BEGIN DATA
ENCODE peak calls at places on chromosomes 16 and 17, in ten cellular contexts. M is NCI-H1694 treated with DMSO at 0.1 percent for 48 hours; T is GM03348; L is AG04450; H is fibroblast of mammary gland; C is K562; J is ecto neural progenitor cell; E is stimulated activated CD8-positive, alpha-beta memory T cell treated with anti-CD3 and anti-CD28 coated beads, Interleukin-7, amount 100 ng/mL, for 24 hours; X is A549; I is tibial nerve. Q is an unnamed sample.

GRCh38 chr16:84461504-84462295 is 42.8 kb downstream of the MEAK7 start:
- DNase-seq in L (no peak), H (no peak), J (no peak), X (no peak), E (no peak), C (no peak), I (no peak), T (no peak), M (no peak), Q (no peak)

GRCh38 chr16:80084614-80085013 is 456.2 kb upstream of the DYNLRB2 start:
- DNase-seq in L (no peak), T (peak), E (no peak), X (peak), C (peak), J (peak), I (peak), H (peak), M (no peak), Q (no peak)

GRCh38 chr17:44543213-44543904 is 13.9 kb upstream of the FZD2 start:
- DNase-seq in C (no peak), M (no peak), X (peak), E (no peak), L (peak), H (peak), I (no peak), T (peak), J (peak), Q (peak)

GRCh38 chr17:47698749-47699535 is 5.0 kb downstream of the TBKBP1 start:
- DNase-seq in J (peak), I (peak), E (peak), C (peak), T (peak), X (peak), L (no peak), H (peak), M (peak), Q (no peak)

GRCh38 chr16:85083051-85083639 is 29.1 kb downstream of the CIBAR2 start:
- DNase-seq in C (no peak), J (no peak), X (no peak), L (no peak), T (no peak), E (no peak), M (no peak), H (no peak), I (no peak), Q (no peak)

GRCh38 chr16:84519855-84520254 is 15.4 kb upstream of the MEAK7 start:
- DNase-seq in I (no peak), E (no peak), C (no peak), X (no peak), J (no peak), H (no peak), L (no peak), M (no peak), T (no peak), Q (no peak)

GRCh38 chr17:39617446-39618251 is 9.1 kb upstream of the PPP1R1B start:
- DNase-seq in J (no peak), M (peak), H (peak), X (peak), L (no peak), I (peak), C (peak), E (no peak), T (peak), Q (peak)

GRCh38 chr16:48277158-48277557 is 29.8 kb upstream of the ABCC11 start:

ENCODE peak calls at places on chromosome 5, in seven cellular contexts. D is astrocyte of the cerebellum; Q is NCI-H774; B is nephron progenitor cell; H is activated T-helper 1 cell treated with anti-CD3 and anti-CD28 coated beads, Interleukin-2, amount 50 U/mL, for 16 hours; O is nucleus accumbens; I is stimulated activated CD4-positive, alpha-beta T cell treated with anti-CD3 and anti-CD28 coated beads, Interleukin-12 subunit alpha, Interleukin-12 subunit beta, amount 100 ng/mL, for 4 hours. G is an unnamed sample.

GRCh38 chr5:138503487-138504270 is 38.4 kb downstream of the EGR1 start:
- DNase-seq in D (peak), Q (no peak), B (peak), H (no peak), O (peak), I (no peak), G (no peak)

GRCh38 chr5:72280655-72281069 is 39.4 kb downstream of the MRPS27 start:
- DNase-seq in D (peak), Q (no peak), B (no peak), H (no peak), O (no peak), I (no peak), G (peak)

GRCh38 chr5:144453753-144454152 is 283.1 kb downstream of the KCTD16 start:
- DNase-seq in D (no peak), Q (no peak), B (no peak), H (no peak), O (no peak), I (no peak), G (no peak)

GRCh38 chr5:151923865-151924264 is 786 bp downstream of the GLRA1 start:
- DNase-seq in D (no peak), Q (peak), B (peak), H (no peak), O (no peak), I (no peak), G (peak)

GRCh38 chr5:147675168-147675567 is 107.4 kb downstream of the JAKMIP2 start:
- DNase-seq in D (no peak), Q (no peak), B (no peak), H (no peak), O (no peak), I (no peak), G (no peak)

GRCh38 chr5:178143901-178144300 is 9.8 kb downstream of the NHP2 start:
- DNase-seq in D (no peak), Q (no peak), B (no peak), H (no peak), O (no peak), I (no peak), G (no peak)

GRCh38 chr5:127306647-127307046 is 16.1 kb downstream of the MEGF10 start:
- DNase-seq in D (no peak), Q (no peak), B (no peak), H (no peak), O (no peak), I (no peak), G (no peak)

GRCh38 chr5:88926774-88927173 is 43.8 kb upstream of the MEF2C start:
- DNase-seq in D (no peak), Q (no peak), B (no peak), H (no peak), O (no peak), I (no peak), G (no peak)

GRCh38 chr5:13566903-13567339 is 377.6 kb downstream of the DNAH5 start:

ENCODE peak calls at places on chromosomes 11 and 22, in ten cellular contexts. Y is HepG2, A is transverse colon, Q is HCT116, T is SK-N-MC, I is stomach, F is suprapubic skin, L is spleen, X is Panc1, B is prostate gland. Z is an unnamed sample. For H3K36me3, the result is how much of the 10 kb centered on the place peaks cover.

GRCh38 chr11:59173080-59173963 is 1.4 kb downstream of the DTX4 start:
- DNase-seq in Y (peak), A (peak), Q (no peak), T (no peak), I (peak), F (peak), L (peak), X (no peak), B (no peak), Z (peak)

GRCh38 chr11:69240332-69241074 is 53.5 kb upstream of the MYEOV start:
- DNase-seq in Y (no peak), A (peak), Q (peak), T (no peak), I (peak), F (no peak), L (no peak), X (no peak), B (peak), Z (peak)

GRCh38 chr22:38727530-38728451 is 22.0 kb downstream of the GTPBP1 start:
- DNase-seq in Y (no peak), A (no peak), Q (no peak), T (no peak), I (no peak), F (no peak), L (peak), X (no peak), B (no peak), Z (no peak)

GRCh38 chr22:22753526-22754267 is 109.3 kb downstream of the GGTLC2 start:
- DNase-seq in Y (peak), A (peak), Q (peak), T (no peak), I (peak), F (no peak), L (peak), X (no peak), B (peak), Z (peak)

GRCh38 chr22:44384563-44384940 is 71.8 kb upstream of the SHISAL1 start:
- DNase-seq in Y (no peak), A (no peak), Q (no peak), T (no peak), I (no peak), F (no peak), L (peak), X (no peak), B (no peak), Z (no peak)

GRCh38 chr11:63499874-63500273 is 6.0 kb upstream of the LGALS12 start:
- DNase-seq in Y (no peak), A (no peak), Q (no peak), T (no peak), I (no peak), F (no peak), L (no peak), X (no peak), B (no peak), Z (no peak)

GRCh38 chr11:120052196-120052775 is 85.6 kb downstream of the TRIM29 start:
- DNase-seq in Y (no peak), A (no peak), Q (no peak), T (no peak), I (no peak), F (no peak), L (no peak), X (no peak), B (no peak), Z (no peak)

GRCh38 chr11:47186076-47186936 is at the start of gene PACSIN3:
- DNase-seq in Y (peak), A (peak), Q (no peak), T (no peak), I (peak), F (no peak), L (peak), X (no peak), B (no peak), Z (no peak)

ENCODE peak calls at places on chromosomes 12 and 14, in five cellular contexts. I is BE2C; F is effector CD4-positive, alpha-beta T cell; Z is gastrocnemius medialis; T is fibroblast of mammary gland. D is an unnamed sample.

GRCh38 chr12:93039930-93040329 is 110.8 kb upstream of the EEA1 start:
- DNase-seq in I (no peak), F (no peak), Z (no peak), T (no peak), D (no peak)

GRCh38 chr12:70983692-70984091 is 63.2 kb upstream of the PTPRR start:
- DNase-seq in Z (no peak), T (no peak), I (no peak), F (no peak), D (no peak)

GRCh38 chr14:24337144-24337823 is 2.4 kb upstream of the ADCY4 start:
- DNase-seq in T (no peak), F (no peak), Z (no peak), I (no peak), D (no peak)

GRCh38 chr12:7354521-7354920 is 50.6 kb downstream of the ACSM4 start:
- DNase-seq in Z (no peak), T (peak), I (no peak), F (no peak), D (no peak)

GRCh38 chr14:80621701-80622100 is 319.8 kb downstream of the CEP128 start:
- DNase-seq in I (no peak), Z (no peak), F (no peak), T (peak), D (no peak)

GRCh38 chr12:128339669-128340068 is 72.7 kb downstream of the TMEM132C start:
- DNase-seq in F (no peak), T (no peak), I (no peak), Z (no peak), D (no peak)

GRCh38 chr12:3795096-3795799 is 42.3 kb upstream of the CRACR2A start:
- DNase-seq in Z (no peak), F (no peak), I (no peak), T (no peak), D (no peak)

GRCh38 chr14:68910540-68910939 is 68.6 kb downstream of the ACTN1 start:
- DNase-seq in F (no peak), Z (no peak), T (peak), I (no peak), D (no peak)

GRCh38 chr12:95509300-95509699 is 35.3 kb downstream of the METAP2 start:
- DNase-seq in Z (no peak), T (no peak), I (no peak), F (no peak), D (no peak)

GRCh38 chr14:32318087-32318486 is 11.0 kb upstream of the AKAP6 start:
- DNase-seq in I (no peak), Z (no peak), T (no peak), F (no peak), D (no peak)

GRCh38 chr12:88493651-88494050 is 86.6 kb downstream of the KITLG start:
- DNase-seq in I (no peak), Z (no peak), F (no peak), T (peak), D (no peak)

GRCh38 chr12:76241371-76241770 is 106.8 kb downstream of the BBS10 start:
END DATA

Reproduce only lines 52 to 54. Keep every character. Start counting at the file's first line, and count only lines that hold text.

ENCODE peak calls at places on chromosomes 12 and 14, in five cellular contexts. I is BE2C; F is effector CD4-positive, alpha-beta T cell; Z is gastrocnemius medialis; T is fibroblast of mammary gland. D is an unnamed sample.

GRCh38 chr12:93039930-93040329 is 110.8 kb upstream of the EEA1 start:
- DNase-seq in I (no peak), F (no peak), Z (no peak), T (no peak), D (no peak)